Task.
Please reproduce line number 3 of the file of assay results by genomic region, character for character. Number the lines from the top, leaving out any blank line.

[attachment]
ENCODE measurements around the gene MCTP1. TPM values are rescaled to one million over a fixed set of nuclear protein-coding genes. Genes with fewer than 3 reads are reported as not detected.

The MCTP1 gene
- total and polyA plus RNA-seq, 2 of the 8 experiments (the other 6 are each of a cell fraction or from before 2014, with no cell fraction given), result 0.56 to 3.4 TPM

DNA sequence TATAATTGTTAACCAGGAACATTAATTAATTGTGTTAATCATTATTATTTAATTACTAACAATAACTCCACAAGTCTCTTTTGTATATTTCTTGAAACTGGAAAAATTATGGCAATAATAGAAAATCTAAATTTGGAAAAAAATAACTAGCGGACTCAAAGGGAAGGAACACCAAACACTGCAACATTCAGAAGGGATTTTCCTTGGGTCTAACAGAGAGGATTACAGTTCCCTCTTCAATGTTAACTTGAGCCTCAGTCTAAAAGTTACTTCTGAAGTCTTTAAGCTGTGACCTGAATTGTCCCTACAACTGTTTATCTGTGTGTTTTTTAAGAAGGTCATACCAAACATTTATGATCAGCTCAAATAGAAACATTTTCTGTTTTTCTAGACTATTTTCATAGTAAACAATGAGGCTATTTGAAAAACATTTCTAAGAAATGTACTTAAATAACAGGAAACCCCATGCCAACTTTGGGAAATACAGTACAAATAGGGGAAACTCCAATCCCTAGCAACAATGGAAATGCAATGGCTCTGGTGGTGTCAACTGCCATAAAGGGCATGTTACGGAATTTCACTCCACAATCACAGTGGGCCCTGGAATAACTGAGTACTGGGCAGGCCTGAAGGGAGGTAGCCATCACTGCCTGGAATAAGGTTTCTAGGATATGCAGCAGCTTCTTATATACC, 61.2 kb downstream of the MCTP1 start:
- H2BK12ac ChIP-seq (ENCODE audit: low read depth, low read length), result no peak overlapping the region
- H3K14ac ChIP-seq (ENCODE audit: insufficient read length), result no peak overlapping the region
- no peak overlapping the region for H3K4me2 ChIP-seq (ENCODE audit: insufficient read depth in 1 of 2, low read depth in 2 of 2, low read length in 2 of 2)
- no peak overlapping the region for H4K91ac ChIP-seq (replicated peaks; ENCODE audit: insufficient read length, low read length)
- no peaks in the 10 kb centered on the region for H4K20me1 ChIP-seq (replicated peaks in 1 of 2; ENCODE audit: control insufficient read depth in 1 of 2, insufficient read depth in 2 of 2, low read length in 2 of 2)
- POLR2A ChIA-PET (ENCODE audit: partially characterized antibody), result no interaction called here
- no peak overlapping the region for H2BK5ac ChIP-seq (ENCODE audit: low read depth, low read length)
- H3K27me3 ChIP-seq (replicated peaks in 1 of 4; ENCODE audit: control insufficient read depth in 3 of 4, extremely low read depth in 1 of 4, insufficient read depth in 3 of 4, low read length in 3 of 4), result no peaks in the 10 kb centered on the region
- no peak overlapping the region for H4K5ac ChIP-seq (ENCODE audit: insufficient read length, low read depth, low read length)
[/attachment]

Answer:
- total and polyA plus RNA-seq, 2 of the 8 experiments (the other 6 are each of a cell fraction or from before 2014, with no cell fraction given), result 0.56 to 3.4 TPM